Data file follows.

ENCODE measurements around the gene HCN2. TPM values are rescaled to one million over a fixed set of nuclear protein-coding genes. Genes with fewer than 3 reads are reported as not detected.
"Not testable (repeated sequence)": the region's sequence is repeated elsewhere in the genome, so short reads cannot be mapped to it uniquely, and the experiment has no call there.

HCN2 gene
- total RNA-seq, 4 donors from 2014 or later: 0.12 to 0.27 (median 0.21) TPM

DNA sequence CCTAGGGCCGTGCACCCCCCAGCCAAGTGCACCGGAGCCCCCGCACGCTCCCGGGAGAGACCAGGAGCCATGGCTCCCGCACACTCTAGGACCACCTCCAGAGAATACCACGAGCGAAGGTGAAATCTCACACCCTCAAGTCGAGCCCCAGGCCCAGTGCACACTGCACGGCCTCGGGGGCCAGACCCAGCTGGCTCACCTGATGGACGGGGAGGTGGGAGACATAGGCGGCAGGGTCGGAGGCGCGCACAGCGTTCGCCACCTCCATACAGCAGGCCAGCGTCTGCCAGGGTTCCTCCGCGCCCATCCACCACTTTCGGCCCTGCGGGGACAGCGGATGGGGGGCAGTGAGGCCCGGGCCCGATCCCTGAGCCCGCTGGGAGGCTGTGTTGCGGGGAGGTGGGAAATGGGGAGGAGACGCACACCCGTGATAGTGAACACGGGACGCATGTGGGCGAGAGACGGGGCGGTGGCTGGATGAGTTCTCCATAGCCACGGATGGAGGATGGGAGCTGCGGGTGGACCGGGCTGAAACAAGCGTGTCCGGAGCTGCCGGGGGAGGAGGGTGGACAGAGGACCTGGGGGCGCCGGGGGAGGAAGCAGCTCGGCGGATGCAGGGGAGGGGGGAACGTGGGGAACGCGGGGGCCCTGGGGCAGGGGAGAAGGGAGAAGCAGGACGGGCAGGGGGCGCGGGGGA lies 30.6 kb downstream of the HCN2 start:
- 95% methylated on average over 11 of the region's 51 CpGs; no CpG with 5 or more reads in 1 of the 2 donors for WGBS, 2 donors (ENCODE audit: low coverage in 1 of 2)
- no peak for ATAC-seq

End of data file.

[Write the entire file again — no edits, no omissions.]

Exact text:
ENCODE measurements around the gene HCN2. TPM values are rescaled to one million over a fixed set of nuclear protein-coding genes. Genes with fewer than 3 reads are reported as not detected.
"Not testable (repeated sequence)": the region's sequence is repeated elsewhere in the genome, so short reads cannot be mapped to it uniquely, and the experiment has no call there.

HCN2 gene
- total RNA-seq, 4 donors from 2014 or later: 0.12 to 0.27 (median 0.21) TPM

DNA sequence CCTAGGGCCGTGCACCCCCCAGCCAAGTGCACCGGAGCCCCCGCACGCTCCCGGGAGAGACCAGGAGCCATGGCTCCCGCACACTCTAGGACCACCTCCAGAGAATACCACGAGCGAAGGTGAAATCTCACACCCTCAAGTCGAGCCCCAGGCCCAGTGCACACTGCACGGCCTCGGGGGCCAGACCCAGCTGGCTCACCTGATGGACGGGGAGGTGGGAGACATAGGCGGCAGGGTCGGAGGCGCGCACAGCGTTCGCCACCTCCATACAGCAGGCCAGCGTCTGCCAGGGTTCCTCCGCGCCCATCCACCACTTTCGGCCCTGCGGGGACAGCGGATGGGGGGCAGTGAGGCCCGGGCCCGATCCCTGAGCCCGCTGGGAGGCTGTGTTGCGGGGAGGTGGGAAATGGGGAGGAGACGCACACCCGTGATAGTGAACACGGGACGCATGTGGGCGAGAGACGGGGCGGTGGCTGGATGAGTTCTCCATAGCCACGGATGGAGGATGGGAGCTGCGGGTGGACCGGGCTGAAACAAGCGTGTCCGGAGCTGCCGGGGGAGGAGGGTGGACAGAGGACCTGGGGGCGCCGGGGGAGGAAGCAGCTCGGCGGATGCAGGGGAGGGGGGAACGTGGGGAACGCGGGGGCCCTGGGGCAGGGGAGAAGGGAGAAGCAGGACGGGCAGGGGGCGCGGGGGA lies 30.6 kb downstream of the HCN2 start:
- 95% methylated on average over 11 of the region's 51 CpGs; no CpG with 5 or more reads in 1 of the 2 donors for WGBS, 2 donors (ENCODE audit: low coverage in 1 of 2)
- no peak for ATAC-seq